The Motorcycle Safety Foundation (MSF) wrapped up its participation yesterday at the International Conference on Safety and Mobility of Vulnerable Road Users: Pedestrians, Motorcyclists, and Bicyclists, held in Jerusalem, Israel, May 30 – June 2, 2010.
Two academic papers, “The MSF RETS: A System Designed to Succeed” and “Preparing Riders to S.E.E. Better: MSF Tools for Improving Hazard Perception,” were submitted to the conference by the MSF. The papers were presented on June 2 by MSF President Tim Buche and Director of Training Systems Dr. Ray Ochs.
“We are honored to have our papers on the MSF’s state-of-the-art of motorcycle safety and training accepted for presentation at this prestigious conference,” said Buche. “It was a tremendous opportunity to promote the systems approach of the MSF Rider Education and Training System (RETS) to an international audience of academically-oriented experts and stakeholders.”
Sponsored by Israel’s National Road Safety Authority in cooperation with the United States Transportation Research Board (TRB) and the Forum of European Road Safety Research Institutes (FERSI), the conference brought together the latest scientific information, best practices, and policies from different countries with different cultures and experiences. It focused on research, countermeasures, and programmatic implementation, and included plenary talks by international experts, oral presentations of papers, poster sessions, workshops, and panel discussions.
Buche’s presentation, “The MSF RETS: A System Designed to Succeed,” was based on the paper he co-authored with Dr. Ochs and MSF Director of Quality Assurance and Research Dr. Sherry Williams.
In his presentation, Buche described how the MSF systems approach to curriculum design is underscored by what the MSF has termed “safety renewal,” the concept that a rider should be exposed to multiple, lifelong learning experiences about safe riding techniques and personal responsibility. He described the underpinnings of the MSF Rider Education and Training System – how it honors contemporary theories and practices in learning, and also touched on the multitude of support tools MSF offers such as technical assistance for training and licensing, certification standards, professional development, and quality assurance.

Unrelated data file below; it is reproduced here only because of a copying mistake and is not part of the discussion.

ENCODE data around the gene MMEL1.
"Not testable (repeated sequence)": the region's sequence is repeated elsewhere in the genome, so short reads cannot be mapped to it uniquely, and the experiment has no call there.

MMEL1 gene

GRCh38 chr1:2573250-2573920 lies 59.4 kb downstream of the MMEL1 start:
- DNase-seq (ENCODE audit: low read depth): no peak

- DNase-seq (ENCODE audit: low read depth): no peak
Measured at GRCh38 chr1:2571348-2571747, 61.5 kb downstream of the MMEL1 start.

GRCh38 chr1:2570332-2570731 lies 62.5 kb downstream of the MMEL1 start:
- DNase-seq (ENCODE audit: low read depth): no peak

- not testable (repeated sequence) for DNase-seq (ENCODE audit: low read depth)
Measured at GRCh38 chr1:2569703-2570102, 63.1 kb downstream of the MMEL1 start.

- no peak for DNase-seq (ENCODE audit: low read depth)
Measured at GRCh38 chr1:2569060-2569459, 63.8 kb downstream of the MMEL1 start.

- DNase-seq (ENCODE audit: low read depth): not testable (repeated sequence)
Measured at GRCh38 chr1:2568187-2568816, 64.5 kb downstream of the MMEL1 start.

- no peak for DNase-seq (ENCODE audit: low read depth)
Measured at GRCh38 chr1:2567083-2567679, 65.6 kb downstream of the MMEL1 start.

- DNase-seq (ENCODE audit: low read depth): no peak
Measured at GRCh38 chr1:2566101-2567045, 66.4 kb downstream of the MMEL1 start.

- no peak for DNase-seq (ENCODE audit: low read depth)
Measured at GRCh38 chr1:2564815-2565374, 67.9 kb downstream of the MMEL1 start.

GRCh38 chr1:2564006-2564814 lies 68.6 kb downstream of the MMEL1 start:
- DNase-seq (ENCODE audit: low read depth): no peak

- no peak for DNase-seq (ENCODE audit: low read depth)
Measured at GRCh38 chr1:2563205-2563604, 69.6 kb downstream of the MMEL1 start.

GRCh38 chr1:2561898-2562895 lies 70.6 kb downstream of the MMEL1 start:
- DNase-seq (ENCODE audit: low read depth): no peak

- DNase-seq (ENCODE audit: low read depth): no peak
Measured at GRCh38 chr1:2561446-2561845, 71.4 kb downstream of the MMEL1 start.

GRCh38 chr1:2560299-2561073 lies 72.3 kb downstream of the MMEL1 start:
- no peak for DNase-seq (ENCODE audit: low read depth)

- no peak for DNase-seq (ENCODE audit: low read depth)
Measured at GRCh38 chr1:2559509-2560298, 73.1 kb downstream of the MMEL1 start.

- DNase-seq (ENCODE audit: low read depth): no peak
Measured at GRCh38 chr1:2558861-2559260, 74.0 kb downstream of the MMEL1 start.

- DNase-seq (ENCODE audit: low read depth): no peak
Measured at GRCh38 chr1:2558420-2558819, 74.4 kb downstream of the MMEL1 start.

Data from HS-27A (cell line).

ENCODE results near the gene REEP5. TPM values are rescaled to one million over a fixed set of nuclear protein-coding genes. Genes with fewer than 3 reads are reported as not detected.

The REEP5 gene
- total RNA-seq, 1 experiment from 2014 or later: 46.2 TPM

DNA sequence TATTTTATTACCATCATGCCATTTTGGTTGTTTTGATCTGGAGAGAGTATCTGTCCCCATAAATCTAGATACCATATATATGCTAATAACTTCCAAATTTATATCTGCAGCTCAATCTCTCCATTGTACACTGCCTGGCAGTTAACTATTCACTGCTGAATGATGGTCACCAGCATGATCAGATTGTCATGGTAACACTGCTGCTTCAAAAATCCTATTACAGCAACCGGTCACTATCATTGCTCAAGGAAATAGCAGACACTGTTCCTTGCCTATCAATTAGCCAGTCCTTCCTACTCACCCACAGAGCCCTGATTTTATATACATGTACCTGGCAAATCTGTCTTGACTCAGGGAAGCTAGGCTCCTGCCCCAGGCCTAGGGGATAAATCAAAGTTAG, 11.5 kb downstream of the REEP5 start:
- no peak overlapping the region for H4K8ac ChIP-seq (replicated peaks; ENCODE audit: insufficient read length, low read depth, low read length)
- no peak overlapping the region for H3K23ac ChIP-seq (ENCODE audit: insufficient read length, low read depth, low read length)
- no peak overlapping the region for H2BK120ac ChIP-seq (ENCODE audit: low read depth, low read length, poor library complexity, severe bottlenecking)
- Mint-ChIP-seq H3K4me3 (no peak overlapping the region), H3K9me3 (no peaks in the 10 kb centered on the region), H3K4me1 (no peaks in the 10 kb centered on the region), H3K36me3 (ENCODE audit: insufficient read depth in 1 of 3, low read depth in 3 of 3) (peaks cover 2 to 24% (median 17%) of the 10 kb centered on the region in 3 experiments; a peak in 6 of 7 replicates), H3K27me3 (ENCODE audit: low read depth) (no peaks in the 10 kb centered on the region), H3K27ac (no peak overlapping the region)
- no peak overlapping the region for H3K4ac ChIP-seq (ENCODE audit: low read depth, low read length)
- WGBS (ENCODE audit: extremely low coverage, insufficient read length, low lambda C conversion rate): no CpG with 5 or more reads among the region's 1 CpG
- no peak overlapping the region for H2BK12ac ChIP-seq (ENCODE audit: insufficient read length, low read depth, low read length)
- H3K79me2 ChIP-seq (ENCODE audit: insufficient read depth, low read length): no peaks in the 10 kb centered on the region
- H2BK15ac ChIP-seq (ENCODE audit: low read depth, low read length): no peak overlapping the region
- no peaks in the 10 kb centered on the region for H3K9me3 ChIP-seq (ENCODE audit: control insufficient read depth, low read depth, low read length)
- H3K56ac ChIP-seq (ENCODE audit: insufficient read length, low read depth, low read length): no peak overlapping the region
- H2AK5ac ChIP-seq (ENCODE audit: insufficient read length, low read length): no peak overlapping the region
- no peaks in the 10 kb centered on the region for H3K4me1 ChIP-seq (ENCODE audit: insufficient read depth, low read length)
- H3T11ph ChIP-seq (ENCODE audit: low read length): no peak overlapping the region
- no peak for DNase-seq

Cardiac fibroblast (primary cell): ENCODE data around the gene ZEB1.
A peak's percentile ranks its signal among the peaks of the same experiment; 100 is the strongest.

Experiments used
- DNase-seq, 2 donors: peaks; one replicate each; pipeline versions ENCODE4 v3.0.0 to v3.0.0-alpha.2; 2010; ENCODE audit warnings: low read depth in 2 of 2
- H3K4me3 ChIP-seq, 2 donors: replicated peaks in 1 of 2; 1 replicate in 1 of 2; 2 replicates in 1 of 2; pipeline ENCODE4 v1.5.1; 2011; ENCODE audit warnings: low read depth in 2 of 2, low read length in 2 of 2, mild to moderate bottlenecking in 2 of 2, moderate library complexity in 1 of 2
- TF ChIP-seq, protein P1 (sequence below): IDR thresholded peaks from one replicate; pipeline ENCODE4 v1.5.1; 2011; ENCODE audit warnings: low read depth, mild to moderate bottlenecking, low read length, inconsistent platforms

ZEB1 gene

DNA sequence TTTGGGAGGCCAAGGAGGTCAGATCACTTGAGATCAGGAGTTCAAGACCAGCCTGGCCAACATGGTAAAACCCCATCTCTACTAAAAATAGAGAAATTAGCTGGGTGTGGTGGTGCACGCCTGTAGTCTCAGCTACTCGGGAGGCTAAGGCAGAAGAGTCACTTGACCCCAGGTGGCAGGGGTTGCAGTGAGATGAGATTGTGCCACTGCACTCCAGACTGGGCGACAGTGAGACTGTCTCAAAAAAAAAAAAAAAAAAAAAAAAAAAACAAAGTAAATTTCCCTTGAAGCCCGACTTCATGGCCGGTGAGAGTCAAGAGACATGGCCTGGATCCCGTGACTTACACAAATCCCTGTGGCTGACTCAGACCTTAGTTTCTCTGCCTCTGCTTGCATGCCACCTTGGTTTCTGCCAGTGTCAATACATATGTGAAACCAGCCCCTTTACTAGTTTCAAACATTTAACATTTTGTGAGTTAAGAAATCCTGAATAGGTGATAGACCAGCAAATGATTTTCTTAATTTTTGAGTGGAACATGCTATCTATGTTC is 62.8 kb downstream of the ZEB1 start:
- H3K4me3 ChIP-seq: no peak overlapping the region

He also addressed the MSF’s perspective on research – how the MSF uses research as a tool ‘to improve’ on its support of riders, pointing to the MSF’s newest research project, the MSF Naturalistic Study of Motorcyclists.
Dr. Ochs’ presentation, “Preparing Riders to S.E.E. Better: MSF Tools for Improving Hazard Perception,” examined how hazard perception is addressed in the MSF Rider Education and Training System. “S.E.E.” is an acronym for “Search – Evaluate – Execute.” He described two of several new programs the MSF has been working on to provide training in hazard perception. He delivered an overview of Street Smart – Rider Perception, a 90-minute classroom-only learning experience that includes modern visual technology and classroom activities; as well as its accompanying online hazard awareness activity – a self-paced module called Rider Perception Challenge!, available online here. He also described the SMARTrainer Class – Traffic Awareness program (SMART: Safe Motorcyclist Awareness and Recognition Trainer.)
These MSF-developed programs not only assist riders in developing their hazard perception skills, but also expand learning activities to address human visual characteristics as well as executive functions.
According to conference Organizing Committee Chair David Shinar, “The purpose of this international conference on the safety and mobility of vulnerable road users is to address all of these issues in order to provide a safer world. It is through the meeting of the minds and personal interactions of professionals committed to these safety issues that significant improvements can be achieved.”
View or download the paper, “Preparing Riders to S.E.E. Better: MSF Tools for Improving Hazard Perception.”
The Motorcycle Safety Foundation promotes safety through rider training and education, operator licensing tests and public information programs. The MSF works with the federal government, state agencies, the military and others to offer training for all skill levels so riders can enjoy a lifetime of safe, responsible motorcycling. Standards established by the MSF have been recognized worldwide since 1973.
The MSF is a not-for-profit organization sponsored by BMW, BRP, Ducati, Harley-Davidson, Honda, Kawasaki, KTM, Piaggio, Suzuki, Triumph, Victory and Yamaha. For safety information or to enroll in the RiderCourseSM nearest you, visit www.msf-usa.org or call (800) 446-9227.